What a difference Wednesday’s trip was from Tuesday’s. We travelled to the village of Polesine Parmense to visit the Antica Corte Pallavicina – home of some prized artesanal Culatello di Zibello and the much revered Al Cavallino Bianco (“white pony”) restaurant.
Polesine’s very name, according to our guide, means village that has been destroyed many times by the Po River (Po + lesionare/to damage), which has a history of flooding. Although it was very low when we were there – we couldn’t see any water at all from the banks we walked along – it did overwhelm this area massively in the floods of 2000 (which had also put another of the restaurants we’ve visited under water). The climate favours culatello production: high humidity coupled with great heat in the summer and cold temperatures – normally below freezing – in the winter. Artisanal culatello aging takes place in cellars, using windows to regulate the flow of air rather than automated humidity and temperature controls used in industrial production.
One of the cattle to be seen on the property where, later this summer, a high end Agriturismo will be opening, with guest rooms in the castle.
The place is owned by by the remarkable Spigaroli brothers. We were shown round by Luciano, the businessman; Massimo – a distinguished chef and president of the Culatello di Zabello consortium – was unfortunately away, but we heard a lot about him both from his brother and from last year’s students. Massimo’s passion for pigs is legendary, and he’s gone to astonishing lengths to build the farm’s heritage breed herd of 500 – the only free range culatello pigs in Italy we were told. This fact is not due to the innate cruelty of the Italians, but to the scarcity of land available to most pig farmers here (but why then, I wondered, is there free range pig farming in tiny wee England? More arable land than mountainous Italy, at a guess. And perhaps due in some part to the highly vocal, highly visible animal welfare lobby in that country which as far as I can tell has no real counterpart in Italy).
The pigs Massimo has found and raises to use for Culatello di Zibello for this operation are black pigs, similar to Spain’s Pata Negra (cerdo ibérico) pigs. They are free range only in the summer months and cost a lot to raise, because they are not suited to rearing indoors in crowded sheds like the prosciutto pigs. He wanted to raise them in traditional ways, using cereals produced on the farm. The only way he can do this is to fund the Culatello di Zibello production with income from the restaurant.
We started in the production area where some new pork thighs had just arrived. It’s a very small production, deliberately so, to control quality. The three men – Roberto, Carlo and Kumar (a vegtarian from India) – working the table were trimming and preparing the meat, which arrives in the same shape, more or less, as a prosciutto ham, but only the large part of the thigh is used, the bone is removed, and the meat is sewn into a pig bladder. The size of the pigs used for culatello production is different as well: these porkers are 250-300kg when they are slaughtered (as opposed to the 140kg prosciutto pigs – which are again bigger than commercial pigs from Northern Europe). So that makes them more expensive, because it costs more to raise pigs to this weight.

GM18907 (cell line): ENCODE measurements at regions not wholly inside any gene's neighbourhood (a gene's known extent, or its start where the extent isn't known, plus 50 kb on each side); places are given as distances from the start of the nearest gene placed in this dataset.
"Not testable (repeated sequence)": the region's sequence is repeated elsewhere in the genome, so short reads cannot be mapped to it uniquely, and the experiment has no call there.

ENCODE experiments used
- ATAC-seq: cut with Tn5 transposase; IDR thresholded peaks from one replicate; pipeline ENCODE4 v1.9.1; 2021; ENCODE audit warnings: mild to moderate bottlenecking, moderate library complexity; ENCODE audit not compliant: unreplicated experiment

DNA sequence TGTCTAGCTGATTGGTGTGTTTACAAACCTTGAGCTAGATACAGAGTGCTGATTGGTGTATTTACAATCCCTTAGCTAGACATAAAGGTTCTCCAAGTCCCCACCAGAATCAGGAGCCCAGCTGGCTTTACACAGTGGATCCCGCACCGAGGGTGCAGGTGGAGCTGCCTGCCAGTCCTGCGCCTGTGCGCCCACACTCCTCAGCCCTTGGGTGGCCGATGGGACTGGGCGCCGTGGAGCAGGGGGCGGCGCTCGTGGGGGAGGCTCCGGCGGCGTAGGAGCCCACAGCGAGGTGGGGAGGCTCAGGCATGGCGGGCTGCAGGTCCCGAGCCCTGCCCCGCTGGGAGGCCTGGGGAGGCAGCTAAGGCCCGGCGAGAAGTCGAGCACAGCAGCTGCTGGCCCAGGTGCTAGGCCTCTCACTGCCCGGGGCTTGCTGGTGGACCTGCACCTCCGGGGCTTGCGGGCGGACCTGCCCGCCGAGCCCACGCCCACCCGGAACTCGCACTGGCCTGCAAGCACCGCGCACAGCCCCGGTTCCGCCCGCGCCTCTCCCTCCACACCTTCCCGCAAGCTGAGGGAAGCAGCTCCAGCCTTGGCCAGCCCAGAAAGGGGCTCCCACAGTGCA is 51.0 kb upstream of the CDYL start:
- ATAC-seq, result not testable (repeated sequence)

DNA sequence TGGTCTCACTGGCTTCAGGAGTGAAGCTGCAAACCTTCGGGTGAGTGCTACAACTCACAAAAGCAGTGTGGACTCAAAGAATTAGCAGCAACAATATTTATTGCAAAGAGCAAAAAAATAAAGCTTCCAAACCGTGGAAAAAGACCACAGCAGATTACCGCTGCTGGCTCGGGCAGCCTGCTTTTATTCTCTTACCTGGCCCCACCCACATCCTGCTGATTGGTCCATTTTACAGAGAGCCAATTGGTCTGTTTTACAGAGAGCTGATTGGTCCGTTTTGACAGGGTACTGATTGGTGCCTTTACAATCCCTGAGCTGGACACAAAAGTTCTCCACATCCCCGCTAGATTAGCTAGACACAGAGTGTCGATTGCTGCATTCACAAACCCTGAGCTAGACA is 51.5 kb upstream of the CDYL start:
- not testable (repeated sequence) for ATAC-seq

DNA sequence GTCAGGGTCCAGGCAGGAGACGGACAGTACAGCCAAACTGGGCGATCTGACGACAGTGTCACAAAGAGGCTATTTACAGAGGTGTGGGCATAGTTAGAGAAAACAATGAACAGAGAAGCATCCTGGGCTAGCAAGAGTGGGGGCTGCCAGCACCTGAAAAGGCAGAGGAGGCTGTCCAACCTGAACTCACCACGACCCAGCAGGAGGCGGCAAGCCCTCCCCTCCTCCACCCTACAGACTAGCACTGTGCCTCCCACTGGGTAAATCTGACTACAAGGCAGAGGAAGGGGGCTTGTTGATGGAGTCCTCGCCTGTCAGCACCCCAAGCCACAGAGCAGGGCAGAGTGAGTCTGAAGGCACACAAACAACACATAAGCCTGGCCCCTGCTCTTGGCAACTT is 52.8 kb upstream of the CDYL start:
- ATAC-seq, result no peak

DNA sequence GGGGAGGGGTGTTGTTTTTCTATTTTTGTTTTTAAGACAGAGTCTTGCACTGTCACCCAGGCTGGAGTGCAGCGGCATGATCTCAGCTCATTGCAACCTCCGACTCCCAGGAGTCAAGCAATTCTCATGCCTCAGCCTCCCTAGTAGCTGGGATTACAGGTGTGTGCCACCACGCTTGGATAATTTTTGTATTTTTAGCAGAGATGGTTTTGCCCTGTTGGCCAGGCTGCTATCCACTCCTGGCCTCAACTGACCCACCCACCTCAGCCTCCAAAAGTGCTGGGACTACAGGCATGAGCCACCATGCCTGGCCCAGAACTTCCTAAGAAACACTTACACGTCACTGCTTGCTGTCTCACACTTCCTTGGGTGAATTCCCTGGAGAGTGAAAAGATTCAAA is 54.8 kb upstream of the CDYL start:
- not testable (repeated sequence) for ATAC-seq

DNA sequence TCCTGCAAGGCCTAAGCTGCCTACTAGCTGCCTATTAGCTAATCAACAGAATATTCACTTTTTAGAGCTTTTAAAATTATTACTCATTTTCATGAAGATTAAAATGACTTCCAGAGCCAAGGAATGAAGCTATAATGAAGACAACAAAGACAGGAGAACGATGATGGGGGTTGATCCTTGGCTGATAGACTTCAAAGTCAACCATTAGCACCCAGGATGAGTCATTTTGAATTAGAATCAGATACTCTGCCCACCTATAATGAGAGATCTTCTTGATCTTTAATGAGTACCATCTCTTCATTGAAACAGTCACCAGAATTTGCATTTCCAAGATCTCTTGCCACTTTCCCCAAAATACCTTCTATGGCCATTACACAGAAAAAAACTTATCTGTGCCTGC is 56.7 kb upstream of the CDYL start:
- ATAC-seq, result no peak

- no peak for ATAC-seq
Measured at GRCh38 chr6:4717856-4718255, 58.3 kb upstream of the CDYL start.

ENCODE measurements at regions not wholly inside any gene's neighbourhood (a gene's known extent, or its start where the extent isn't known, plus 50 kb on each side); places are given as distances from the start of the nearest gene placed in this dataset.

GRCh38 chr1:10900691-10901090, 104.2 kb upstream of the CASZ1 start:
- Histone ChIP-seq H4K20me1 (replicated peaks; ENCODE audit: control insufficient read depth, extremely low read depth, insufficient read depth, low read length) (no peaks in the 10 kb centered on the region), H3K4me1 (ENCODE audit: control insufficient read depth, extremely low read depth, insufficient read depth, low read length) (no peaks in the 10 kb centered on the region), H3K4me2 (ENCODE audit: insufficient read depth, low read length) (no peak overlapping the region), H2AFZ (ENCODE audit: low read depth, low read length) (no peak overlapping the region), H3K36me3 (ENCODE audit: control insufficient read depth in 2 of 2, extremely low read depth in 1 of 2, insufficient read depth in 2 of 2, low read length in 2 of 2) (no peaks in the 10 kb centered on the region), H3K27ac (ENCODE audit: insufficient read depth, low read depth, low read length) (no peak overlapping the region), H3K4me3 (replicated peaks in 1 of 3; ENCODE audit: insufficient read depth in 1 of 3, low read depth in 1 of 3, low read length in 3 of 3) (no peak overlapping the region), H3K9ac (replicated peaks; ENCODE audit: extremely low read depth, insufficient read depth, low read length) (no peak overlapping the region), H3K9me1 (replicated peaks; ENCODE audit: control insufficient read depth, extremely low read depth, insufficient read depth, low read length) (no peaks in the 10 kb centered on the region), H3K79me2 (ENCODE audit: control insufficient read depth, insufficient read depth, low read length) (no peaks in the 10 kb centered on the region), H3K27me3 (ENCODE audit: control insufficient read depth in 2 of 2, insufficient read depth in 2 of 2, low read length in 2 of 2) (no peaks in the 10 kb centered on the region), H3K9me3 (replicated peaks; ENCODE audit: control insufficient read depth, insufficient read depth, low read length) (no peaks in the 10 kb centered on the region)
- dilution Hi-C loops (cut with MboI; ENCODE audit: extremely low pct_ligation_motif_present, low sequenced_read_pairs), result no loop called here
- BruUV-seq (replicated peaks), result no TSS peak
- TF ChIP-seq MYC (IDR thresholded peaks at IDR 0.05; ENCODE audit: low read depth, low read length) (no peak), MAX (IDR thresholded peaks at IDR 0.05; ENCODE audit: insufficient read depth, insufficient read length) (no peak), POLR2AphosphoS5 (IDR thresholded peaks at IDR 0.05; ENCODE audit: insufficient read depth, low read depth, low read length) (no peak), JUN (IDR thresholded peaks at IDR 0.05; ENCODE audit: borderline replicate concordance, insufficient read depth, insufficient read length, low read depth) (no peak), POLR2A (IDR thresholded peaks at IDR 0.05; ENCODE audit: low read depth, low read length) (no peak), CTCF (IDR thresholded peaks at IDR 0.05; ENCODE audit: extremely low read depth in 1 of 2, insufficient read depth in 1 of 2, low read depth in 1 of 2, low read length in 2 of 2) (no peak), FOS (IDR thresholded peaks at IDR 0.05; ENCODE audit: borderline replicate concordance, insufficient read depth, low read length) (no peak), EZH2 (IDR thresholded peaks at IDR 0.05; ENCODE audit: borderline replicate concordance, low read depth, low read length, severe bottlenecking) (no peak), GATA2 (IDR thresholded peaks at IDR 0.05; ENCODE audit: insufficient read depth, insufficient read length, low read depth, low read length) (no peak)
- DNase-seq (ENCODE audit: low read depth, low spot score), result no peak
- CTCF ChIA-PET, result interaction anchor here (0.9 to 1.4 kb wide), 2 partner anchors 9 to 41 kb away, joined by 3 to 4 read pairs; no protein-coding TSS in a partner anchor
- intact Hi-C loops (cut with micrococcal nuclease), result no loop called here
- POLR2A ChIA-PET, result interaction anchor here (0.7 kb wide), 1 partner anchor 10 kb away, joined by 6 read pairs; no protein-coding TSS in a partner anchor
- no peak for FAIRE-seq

Roberto prepares to trim the ham. After he has trimmed and de-boned it, it’s whacked and trimmed precisely into its characteristic pear shape, then trussed, rubbed with locally produced Fontana wine and garlic, seasoned with salt and black pepper, and then refrigerated for ten days.
After ten days, during which time the ham is massaged daily, the ham is washed and placed in a pork bladder. Roberto stitches it closed:
and weaves it into its characteristic shape with string:
An artesanal Culatello di Zubello will carry three labels: one identifying it as Culatello di Zibello; one with the label of the consortium; and one with the label of the producer. What is sold in restaurants or delis as simply “culatello” is not produced in accordance with the consortium’s standards; what is sold as Culatello di Zibello DOP (and lacks that third tag) is not artesanal, using traditional aging cellars, but has been produced in the eight villages of the allowed region and is likely to be the product of an industrial scale production.
We moved into the cellars to inspect the culatellos hanging from the rafters, enjoying the Po breezes.
Moulds on the outside of the ham are part of the aging process, as the hams develop their character.
Some Culatello di Zibello that has been aged 21 months and sliced in the typical ultra-thin slices — which you can and should eat with your fingers.
Finally got to taste some lardo. And it was… lardy. But it had definite texture, a bit chewy, and the seasoning was lovely. Perhaps on hot toast it would be better. But I was swiftly distracted by the arrival of some awesome tortelli (hot and flowing with melting cheese and spinach.. or was it chard) and some interestingly flattened gnocchi in a tomato sauce.
A fantastic cheese tray. Top row: not sure about the first one; second one is Gorgonzola (dolce); then Pecorino Toscano; Parmigiano Reggiano (24 months); bottom row: something very ripe and runny with black pepper coating (not sure what it was); bottom right-ish is Caprese (goat cheese) wrapped in chestnut leaves.
Dessert: a delicious, mildly alcoholic, vaguely custard-like, pebbled with almondy? crumbs signature dessert accompanied by gelato (frutta di bosco – berries or mele – apple). After coffee we sampled some of the house-made liqueurs and with the full complement of Antica Corte Pallavicina wares in front of us – half a dozen kinds of salami, Culatello di Zibello, wines, liqueurs – forthwith invested collectively and decisively in the retail side of the business.